Women with a camera
The 1970s marked a turning point for women in Switzerland and corresponds with the emergence of more and more female directors in the film professions, particularly in documentary. Around the time that women finally obtained the right to vote in 1971 in Switzerland, the video recorder arrived on the market, offering new aesthetic possibilities for artists and filmmakers thanks to its lightness and autonomy. Several women filmmakers began to document the suffragette movement, women’s emancipation in everyday life, as well as less visible minorities and social groups. At that time, women were rare in the film industry, a field almost exclusively reserved for men.
In 1971, the young film activist Carole Roussopoulos (1945-2009) from the canton of Valais interviewed Gabrielle Nanchen, who had just been elected to the National Council in her home canton. The same year, she founded with her husband the collective “Video Out” whose objective was to give a voice to minorities. In 1982, she founded with Delphine Seyrig the “Centre Simone de Beauvoir” in charge of preserving and distributing filmed documents related to women’s history. At the same time, Danielle Jaeggi (1945-) committed herself to documenting demonstrations, strikes and the women’s liberation movement with her own films. In 1975, Lucienne Lanaz (1937-) co-founded “CH-Filmfrauen”, an association that meant to connect women working in the film industry and created her own production company Jura-Films. A committed director, she is a member of the Collectif 50/50, which aims to promote equality between women and men, sexual and gender diversity in the cinema and audiovisual field. In 1966, Jacqueline Veuve (1930-2013) made her first film with Yves Yersin (La Panier à viande), followed by Dimanche de Pingouins, which preceded more than sixty documentaries on the history of Switzerland, its lifestyles, trades, know-how, daily life with its gestures, realities, and dreams. Finally, Gisèle Ansorge (1923-1993) developed an original animation process, using quartz sand, which she developed with her husband Ernest Ansorge. Together, they deeply influenced animation cinema in Switzerland and abroad. These numerous contributions to the development of Swiss cinema show that a vast circle of women directors was developing in French-speaking Switzerland, who would soon become pioneers of the new Swiss cinema.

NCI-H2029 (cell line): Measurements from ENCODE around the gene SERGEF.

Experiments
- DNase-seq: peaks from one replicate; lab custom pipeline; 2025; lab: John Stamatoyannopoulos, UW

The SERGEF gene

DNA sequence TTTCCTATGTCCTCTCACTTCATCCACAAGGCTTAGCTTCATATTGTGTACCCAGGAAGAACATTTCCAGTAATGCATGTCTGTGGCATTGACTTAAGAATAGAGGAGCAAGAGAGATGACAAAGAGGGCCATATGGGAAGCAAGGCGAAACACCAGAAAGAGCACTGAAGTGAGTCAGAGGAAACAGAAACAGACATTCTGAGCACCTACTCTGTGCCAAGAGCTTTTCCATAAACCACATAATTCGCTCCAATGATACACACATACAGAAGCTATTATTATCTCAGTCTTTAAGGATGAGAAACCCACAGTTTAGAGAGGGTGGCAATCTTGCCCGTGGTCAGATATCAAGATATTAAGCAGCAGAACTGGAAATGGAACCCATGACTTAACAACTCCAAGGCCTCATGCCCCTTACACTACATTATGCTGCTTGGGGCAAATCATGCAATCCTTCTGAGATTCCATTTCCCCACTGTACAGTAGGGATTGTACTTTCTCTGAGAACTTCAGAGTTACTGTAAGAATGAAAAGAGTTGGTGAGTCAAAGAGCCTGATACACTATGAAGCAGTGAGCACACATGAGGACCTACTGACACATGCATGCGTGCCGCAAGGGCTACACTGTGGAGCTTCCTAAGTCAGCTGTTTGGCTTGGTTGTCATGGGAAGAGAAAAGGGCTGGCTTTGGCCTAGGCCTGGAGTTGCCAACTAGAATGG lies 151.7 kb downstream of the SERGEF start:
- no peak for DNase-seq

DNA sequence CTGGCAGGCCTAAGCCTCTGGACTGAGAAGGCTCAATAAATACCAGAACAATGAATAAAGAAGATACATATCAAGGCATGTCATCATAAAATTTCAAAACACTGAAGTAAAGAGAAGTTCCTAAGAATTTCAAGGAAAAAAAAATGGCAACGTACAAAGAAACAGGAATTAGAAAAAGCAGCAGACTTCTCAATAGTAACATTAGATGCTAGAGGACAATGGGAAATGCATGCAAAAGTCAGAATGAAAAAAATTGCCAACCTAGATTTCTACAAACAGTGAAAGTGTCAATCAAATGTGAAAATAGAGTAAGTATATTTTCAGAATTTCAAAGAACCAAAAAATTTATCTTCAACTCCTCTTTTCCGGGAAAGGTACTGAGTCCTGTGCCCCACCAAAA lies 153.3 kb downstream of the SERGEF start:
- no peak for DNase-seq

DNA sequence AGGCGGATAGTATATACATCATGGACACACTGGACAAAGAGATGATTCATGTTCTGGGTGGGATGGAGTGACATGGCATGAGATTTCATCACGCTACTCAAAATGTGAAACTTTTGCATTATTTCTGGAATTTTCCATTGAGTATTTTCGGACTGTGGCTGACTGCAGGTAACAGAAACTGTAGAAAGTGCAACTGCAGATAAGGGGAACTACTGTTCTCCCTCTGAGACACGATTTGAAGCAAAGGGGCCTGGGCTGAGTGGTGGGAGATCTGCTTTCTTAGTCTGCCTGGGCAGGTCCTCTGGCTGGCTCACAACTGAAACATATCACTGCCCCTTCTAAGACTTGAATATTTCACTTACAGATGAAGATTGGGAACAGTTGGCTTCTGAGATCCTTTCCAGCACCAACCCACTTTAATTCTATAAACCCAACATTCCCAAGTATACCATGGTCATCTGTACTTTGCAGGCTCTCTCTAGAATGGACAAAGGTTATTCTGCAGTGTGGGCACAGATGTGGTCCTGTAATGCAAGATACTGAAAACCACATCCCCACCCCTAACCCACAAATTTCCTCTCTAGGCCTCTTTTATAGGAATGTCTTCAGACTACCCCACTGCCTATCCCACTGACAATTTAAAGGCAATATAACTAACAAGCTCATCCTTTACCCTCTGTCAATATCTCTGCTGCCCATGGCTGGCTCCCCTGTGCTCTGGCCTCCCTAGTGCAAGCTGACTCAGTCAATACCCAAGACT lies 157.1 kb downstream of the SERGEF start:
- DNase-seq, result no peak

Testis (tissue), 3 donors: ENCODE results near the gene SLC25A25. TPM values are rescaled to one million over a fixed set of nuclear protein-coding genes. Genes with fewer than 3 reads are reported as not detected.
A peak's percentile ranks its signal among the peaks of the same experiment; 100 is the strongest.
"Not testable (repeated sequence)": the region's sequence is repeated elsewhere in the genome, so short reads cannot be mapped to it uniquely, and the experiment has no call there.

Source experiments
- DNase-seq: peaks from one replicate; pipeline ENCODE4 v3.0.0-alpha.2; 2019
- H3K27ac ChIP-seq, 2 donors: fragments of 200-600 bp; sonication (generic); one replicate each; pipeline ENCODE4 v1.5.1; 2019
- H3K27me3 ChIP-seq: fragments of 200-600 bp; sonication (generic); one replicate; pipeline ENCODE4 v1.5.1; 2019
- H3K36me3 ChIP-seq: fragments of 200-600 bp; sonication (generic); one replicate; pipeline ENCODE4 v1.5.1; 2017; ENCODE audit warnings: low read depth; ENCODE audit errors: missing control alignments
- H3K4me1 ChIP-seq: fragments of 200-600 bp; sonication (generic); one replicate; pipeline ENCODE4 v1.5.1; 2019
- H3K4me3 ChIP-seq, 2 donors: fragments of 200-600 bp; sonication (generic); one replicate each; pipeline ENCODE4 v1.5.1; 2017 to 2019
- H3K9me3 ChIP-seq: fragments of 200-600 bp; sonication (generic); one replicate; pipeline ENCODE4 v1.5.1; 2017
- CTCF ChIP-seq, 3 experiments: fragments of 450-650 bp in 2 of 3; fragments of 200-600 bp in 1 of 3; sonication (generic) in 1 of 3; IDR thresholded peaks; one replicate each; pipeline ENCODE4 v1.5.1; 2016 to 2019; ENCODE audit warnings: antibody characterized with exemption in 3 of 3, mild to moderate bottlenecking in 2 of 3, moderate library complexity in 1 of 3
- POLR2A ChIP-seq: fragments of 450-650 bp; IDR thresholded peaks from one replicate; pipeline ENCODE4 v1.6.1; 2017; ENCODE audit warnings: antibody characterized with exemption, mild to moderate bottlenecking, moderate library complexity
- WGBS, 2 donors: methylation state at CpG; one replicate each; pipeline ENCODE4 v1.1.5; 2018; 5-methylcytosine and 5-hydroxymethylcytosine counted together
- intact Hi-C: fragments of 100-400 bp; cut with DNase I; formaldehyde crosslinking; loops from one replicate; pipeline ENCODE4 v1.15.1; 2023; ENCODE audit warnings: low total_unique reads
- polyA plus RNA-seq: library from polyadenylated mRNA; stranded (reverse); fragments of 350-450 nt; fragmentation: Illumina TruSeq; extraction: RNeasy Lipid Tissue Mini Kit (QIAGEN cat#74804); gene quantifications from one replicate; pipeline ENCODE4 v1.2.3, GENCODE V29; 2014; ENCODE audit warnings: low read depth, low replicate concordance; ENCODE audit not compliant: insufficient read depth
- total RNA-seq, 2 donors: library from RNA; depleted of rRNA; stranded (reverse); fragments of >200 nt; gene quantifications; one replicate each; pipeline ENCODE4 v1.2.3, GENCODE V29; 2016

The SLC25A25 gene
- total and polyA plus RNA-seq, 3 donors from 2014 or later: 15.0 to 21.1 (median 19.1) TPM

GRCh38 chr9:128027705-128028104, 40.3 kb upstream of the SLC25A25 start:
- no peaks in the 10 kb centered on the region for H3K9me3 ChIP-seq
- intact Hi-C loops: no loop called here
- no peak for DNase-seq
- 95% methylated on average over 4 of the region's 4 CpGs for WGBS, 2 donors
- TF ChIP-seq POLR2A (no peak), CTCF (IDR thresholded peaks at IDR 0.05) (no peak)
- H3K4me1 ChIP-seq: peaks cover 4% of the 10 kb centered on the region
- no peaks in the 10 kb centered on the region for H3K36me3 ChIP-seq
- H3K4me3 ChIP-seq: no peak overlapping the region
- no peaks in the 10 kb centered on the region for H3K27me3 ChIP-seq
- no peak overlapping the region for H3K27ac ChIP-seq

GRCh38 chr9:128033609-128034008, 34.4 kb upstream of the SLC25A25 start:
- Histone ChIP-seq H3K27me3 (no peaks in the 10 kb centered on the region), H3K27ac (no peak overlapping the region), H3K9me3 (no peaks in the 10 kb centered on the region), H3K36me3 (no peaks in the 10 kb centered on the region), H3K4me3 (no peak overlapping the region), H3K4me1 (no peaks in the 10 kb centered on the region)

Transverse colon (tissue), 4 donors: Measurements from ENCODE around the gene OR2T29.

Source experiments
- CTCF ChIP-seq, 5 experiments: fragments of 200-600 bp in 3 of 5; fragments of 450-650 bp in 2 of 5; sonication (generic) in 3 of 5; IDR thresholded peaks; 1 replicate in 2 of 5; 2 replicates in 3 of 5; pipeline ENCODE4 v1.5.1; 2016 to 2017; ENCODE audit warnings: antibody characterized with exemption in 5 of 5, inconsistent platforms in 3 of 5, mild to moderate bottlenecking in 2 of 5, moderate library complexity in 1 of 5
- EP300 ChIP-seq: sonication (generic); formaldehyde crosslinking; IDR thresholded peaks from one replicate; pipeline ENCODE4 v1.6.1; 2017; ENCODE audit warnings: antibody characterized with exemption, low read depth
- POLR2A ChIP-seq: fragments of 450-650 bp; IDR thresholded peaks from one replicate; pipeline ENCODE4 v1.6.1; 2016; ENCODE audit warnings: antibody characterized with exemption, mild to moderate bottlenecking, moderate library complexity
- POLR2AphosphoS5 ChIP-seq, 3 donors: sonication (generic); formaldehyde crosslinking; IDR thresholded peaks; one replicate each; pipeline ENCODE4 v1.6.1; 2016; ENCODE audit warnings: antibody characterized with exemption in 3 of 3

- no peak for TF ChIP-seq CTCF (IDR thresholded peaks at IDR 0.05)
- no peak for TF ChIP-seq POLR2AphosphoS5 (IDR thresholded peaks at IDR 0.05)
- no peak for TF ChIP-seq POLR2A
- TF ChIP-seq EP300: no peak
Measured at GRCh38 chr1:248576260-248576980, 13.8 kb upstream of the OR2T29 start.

Dimanche de pingouins by Jacqueline Veuve (CH, 1967, 7’)
The story of a shy young man who, at the beach, notices a young girl and decides to court her. Throughout, he keeps his nose in a book on the mores of penguins.
Gabrielle Nanchen by Carole Roussopoulos (CH/F, 1971, 28’)
Gabrielle Nanchen is a socialist and the first woman to become a national advisor in Switzerland. She is interviewed just as women gain the right to vote in her home district, the Valais.
Le chat caméléon de Gisèle Ansorge by Ernest Nag Ansorge (CH, 1975, 12’)
A young boy rescues the canton of Graubünden from a cruel bailiff with the help of a cat with many powers.
Sorcières-Camarades by Danielle Jaeggi (CH/FR, 1971, 10’)
“A film about women / A film by women / A film for women / With a man’s camera. One day women will see these images of our sad survival and will wonder how we were able to bear it.”
Feu, Fumée, Saucisse by Lucienne Lanaz (CH, 1976, 22’)
Fritz Marti lives in the only house in Grandval that still has no chimney, no electricity, and no running water. He spends his time in his kitchen smoking sausages and bacon to order from local butchers.